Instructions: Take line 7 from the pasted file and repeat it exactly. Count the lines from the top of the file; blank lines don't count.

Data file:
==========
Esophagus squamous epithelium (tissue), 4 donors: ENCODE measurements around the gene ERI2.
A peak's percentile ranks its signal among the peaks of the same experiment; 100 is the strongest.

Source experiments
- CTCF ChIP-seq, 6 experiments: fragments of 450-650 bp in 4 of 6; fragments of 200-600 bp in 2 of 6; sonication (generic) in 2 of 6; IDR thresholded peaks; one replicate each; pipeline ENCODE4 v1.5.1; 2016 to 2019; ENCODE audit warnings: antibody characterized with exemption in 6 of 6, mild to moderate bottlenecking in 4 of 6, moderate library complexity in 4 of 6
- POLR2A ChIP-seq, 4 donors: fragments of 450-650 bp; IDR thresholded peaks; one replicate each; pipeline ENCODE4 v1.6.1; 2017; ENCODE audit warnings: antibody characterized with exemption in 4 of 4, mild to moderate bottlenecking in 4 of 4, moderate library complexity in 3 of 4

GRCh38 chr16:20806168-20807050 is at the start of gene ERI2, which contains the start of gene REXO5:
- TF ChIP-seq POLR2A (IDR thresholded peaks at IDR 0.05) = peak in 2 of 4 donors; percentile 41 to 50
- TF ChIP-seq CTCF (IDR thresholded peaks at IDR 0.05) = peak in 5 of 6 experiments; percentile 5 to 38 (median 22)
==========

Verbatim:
- TF ChIP-seq POLR2A (IDR thresholded peaks at IDR 0.05) = peak in 2 of 4 donors; percentile 41 to 50